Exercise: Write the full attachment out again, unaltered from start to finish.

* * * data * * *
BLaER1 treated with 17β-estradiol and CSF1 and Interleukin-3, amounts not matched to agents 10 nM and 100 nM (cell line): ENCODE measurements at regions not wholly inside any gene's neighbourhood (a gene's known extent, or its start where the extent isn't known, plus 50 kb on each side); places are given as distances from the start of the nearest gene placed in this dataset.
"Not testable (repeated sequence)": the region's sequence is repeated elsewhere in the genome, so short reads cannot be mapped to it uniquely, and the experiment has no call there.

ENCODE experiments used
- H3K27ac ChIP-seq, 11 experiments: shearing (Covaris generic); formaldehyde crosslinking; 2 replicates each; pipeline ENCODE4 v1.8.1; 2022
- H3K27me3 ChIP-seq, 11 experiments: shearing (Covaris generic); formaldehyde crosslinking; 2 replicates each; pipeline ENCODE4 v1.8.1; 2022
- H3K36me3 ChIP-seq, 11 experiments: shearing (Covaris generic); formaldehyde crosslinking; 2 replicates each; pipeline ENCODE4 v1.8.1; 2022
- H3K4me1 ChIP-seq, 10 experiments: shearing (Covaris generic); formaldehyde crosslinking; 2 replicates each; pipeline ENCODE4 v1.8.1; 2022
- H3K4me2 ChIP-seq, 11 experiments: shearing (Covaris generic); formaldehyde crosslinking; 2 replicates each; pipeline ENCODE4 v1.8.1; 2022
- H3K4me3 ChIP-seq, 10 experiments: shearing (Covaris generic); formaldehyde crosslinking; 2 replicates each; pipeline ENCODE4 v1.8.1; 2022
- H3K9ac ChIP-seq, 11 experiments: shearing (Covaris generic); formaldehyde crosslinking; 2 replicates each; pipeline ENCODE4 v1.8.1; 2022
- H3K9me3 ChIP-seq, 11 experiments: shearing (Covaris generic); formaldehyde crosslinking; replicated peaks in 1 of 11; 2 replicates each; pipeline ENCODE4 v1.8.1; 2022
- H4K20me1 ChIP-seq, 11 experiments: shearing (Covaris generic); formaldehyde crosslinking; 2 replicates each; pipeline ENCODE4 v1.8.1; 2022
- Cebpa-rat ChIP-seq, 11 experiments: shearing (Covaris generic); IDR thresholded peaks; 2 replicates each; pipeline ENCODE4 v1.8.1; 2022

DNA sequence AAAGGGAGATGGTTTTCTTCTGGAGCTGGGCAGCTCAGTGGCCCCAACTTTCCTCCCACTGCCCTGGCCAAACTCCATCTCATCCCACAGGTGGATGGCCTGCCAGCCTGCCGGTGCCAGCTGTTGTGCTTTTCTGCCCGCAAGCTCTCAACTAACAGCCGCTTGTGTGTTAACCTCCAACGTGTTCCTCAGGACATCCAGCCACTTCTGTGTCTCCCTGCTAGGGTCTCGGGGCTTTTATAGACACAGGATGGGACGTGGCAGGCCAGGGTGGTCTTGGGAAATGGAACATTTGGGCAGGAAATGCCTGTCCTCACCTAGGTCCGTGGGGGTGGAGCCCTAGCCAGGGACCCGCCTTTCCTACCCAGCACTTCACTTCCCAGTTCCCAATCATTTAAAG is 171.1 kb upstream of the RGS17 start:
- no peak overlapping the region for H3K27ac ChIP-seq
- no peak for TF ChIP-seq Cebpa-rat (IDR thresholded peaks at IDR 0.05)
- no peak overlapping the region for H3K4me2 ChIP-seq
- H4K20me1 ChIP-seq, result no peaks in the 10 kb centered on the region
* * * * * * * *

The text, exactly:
BLaER1 treated with 17β-estradiol and CSF1 and Interleukin-3, amounts not matched to agents 10 nM and 100 nM (cell line): ENCODE measurements at regions not wholly inside any gene's neighbourhood (a gene's known extent, or its start where the extent isn't known, plus 50 kb on each side); places are given as distances from the start of the nearest gene placed in this dataset.
"Not testable (repeated sequence)": the region's sequence is repeated elsewhere in the genome, so short reads cannot be mapped to it uniquely, and the experiment has no call there.

ENCODE experiments used
- H3K27ac ChIP-seq, 11 experiments: shearing (Covaris generic); formaldehyde crosslinking; 2 replicates each; pipeline ENCODE4 v1.8.1; 2022
- H3K27me3 ChIP-seq, 11 experiments: shearing (Covaris generic); formaldehyde crosslinking; 2 replicates each; pipeline ENCODE4 v1.8.1; 2022
- H3K36me3 ChIP-seq, 11 experiments: shearing (Covaris generic); formaldehyde crosslinking; 2 replicates each; pipeline ENCODE4 v1.8.1; 2022
- H3K4me1 ChIP-seq, 10 experiments: shearing (Covaris generic); formaldehyde crosslinking; 2 replicates each; pipeline ENCODE4 v1.8.1; 2022
- H3K4me2 ChIP-seq, 11 experiments: shearing (Covaris generic); formaldehyde crosslinking; 2 replicates each; pipeline ENCODE4 v1.8.1; 2022
- H3K4me3 ChIP-seq, 10 experiments: shearing (Covaris generic); formaldehyde crosslinking; 2 replicates each; pipeline ENCODE4 v1.8.1; 2022
- H3K9ac ChIP-seq, 11 experiments: shearing (Covaris generic); formaldehyde crosslinking; 2 replicates each; pipeline ENCODE4 v1.8.1; 2022
- H3K9me3 ChIP-seq, 11 experiments: shearing (Covaris generic); formaldehyde crosslinking; replicated peaks in 1 of 11; 2 replicates each; pipeline ENCODE4 v1.8.1; 2022
- H4K20me1 ChIP-seq, 11 experiments: shearing (Covaris generic); formaldehyde crosslinking; 2 replicates each; pipeline ENCODE4 v1.8.1; 2022
- Cebpa-rat ChIP-seq, 11 experiments: shearing (Covaris generic); IDR thresholded peaks; 2 replicates each; pipeline ENCODE4 v1.8.1; 2022

DNA sequence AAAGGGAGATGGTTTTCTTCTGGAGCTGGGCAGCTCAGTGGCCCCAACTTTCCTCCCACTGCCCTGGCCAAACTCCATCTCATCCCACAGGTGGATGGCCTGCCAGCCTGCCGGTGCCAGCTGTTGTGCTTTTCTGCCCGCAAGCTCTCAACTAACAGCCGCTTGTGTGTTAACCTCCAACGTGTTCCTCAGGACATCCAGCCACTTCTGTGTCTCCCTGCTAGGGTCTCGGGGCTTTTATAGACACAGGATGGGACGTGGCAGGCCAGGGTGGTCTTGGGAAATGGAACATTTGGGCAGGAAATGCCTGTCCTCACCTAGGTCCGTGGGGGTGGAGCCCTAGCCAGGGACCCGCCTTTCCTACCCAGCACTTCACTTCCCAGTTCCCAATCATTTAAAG is 171.1 kb upstream of the RGS17 start:
- no peak overlapping the region for H3K27ac ChIP-seq
- no peak for TF ChIP-seq Cebpa-rat (IDR thresholded peaks at IDR 0.05)
- no peak overlapping the region for H3K4me2 ChIP-seq
- H4K20me1 ChIP-seq, result no peaks in the 10 kb centered on the region